The department has developed an interpretive trail marker system to help you identify more details about the park. Markers indicating specific points of interest are placed throughout the park. An accompanying Interpretive Trail Map is available by clicking here. We hope you will enjoy the park and it's various wildlife and plants. For more information on the park, please call the Parks and Recreation Department Administrative Office at 972-941-7250.
Arbor Hills Nature Preserve is a natural respite with three distinct ecoregions:
1. Blackland Prairie - Appearing from Beneath
Prairies contain large expanses of grasses and wildflowers with few trees. This region is called the Blackland Prairie because of the black clay soil. Early settlers to our area encountered many miles of prairie, which were later disturbed by farming, ranching and building cities. The prairie areas at Arbor Hills are being restored by mowing, controlled burning, and seeding.
The most common plants of the prairie are grasses, and the dominant grass is little bluestem. In late spring the prairie blooms with an abundance of wildflowers. Bluebonnet (our state flower), Indian blanket, winecup, horsemint, and many types of yellow daisies bloom here at Arbor Hills. Birds of the Blackland Prairie include killdeer, scissor-tailed flycatcher, and turkey vulture.
2. Riparian Forest - Tangled and Growing
Riparian Forests grow along a creek or river. The word riparian comes from the Latin word for river. The tangle of trees, shrub and vines growing thickly along the creeks at Arbor Hills can create the feeling of a jungle. A wide variety of trees including the majestic Bur Oak and Red Oak are found here. Poison ivy and other vines climb the trees, and willows even grow in the creek. Owls and woodpeckers inhabit the trees, and water birds such as egrets and herons look for fish in the creek. The two branches of Indian Creek are home to turtles, snakes, fish and many insects.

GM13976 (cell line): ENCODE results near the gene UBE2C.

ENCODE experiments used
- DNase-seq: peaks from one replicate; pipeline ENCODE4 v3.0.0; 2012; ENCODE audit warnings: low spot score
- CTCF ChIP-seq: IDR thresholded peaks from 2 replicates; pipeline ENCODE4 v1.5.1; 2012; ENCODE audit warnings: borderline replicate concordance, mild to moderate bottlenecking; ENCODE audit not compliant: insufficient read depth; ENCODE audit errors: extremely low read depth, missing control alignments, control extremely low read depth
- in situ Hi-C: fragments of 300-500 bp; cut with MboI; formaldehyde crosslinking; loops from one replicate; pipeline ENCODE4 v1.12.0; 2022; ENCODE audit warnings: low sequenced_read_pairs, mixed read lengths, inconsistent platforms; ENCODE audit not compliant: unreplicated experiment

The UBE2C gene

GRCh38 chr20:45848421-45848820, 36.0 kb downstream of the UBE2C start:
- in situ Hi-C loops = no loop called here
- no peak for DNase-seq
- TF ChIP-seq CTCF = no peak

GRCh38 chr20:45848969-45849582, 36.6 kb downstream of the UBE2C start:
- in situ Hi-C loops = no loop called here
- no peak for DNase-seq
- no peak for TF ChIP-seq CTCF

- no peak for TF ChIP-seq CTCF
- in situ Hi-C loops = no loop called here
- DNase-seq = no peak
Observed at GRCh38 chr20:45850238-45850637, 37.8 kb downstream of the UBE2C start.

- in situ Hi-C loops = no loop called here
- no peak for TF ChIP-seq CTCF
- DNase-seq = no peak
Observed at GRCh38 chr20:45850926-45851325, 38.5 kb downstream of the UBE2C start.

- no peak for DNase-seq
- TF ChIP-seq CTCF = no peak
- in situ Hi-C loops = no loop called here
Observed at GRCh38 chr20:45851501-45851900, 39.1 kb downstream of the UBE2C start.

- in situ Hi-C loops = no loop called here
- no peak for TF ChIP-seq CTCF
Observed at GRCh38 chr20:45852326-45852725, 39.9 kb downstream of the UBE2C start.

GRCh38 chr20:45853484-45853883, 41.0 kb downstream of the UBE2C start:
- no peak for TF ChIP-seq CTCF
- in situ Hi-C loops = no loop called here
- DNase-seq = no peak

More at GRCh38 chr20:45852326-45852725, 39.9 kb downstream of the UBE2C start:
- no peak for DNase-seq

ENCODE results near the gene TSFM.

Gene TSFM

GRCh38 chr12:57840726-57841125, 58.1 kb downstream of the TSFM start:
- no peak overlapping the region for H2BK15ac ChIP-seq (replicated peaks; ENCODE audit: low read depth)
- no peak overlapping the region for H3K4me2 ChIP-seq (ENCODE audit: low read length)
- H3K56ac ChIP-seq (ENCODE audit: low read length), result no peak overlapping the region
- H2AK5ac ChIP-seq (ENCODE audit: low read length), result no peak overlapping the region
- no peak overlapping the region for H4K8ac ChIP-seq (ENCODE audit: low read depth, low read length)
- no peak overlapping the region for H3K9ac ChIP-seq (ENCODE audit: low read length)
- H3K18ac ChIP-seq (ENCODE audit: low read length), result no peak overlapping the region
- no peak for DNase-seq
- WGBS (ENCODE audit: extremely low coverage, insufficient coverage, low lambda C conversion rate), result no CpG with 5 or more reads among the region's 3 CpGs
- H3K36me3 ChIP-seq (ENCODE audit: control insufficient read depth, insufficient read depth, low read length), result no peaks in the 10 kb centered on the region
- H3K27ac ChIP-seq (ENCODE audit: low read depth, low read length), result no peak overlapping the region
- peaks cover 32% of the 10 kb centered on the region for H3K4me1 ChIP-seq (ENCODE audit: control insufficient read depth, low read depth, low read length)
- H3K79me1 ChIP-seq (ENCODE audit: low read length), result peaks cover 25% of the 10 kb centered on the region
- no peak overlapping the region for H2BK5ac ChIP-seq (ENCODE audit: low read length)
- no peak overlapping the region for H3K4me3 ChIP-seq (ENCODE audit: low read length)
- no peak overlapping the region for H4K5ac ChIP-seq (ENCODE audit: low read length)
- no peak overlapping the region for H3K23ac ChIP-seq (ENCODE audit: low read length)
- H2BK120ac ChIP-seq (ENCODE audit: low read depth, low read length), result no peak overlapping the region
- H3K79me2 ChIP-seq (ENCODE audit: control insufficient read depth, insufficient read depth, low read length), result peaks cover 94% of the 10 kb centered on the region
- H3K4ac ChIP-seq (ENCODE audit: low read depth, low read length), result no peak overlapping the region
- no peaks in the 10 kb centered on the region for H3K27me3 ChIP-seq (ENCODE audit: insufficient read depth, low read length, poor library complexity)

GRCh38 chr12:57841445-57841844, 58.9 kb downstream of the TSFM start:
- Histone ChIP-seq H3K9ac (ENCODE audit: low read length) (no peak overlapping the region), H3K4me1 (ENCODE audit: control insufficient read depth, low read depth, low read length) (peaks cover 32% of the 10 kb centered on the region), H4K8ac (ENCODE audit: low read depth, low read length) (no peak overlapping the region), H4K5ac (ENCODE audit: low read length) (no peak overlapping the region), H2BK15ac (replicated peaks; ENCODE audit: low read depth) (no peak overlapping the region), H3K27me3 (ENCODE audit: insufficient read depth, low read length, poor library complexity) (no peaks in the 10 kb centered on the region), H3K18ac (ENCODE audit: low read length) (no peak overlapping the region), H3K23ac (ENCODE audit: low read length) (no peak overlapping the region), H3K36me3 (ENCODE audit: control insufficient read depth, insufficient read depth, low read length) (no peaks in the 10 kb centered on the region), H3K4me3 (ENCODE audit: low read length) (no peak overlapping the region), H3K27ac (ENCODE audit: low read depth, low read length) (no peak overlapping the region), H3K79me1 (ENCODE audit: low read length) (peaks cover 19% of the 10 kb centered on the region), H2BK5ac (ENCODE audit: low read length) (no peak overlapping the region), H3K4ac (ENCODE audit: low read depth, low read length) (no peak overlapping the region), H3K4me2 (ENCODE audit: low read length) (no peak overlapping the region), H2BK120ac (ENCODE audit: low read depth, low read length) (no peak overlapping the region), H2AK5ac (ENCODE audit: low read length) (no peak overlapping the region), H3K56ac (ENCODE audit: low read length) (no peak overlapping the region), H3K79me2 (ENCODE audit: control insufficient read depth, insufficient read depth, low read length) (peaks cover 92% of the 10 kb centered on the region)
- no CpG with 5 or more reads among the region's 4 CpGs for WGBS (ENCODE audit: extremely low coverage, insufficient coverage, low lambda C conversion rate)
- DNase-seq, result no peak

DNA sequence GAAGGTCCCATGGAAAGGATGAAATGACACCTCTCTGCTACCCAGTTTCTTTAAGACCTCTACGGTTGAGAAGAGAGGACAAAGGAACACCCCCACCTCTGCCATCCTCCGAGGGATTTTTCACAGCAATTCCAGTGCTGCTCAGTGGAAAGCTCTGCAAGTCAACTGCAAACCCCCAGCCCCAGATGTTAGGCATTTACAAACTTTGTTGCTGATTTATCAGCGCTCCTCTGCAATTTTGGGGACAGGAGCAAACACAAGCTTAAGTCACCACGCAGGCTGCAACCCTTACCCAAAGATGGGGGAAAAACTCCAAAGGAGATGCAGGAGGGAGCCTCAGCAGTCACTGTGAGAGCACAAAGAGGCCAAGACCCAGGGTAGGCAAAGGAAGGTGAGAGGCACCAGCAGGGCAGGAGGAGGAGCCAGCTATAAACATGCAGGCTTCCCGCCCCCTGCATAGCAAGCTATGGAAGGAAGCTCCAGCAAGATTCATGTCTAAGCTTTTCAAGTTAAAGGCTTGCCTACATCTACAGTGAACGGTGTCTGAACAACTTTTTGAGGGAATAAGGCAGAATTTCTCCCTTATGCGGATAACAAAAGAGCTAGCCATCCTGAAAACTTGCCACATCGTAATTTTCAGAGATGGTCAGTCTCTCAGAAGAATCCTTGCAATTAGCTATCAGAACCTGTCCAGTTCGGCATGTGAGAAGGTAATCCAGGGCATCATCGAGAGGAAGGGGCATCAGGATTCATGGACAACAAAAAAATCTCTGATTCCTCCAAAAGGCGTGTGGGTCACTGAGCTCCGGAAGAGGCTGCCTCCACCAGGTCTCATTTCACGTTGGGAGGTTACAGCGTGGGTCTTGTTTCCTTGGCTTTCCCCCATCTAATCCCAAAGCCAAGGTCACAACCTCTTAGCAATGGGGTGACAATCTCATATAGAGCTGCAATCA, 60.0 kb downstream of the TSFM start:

3. Upland Forest - Unusual Location
The Upland Forest is found at higher elevations in the park and at a distance from the creeks. The Upland Forest at Arbor Hills Nature Preserve is unusual because of most of the forested areas in our region are found along waterways. Cedar elm is the most common shade tree in this area. Small flowering trees such as redbud and Eve's Necklace bloom in the spring. The cool shade and relatively open forest floor make the Upland Forest a pleasant area for walking on hot days. The hooting of an owl or the rustle of leaves as a rabbit runs away can be heard if you walk quietly. Coyotes and bobcats still roam the Upland Forest, but are rarely seen. (excerpts from the Arbor Hills Nature Preserve Park Information and Interpretive Trail Guide)
Did You Know?
Wildlife is affected up to 200 ft on either side of a trail used by humans.
Arbor Hills is a proud partner organization to the American Kestrel Partnership. For more information, click here.
Arbor Hills is a Certified Audubon Cooperative Sanctuary Site in accordance with the stringent program guidelines established by Audubon International. To find out more information on the program click here.